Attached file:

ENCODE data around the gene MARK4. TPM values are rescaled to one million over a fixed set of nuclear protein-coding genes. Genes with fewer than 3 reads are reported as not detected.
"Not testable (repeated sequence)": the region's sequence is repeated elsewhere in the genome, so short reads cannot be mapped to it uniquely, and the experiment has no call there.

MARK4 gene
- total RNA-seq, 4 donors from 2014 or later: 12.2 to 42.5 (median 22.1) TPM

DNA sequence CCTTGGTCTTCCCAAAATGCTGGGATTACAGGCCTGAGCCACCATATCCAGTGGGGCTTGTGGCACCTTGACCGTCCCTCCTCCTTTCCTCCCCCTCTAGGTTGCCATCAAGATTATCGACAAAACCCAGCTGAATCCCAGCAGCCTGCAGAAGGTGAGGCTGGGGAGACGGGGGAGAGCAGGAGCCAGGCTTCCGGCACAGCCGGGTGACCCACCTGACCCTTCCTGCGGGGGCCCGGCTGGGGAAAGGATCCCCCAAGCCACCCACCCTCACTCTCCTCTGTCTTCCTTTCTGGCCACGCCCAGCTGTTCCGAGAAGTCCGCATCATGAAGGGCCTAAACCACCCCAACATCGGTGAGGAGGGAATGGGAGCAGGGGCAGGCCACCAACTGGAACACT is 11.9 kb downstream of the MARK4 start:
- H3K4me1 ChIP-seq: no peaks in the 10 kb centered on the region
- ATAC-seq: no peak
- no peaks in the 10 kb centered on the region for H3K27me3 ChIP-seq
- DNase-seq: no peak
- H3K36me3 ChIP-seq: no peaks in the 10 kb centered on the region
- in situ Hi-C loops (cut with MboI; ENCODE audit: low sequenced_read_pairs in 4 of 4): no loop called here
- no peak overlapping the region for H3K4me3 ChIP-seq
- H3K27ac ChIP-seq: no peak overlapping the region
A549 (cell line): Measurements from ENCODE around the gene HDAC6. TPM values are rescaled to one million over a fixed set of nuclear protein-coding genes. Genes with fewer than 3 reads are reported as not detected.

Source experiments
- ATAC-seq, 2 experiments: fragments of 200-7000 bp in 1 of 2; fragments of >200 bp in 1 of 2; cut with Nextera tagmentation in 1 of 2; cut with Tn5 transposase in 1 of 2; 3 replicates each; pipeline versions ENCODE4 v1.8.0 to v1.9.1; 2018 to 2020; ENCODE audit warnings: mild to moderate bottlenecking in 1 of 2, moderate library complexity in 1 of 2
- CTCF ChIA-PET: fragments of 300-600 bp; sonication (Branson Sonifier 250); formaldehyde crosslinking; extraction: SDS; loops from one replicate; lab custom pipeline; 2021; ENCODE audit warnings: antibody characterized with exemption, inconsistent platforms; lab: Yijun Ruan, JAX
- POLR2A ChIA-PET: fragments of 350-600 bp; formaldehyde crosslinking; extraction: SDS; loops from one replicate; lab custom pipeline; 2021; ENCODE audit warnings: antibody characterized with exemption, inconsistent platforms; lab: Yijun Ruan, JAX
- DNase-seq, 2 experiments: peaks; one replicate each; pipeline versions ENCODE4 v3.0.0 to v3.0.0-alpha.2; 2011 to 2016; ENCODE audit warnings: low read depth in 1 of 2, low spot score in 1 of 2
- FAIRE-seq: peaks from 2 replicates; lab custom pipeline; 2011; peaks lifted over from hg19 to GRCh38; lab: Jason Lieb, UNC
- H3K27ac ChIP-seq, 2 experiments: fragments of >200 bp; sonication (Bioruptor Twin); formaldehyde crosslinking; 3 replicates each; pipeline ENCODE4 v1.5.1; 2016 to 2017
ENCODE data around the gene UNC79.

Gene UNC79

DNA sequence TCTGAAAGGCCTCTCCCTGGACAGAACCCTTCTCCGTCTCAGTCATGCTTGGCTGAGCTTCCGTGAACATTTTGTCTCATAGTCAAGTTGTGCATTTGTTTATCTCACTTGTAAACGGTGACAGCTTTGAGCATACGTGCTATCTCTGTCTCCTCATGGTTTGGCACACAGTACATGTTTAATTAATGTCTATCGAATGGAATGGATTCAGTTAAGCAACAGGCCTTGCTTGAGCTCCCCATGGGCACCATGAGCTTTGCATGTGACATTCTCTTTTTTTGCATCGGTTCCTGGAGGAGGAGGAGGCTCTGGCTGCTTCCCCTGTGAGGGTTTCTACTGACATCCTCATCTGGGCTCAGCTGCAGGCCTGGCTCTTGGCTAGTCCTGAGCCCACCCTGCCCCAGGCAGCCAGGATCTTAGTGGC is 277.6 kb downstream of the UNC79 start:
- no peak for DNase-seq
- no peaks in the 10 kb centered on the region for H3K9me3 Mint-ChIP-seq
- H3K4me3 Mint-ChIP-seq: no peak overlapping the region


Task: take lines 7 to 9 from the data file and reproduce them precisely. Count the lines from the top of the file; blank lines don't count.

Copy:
- ATAC-seq: no peak
- no peaks in the 10 kb centered on the region for H3K27me3 ChIP-seq
- DNase-seq: no peak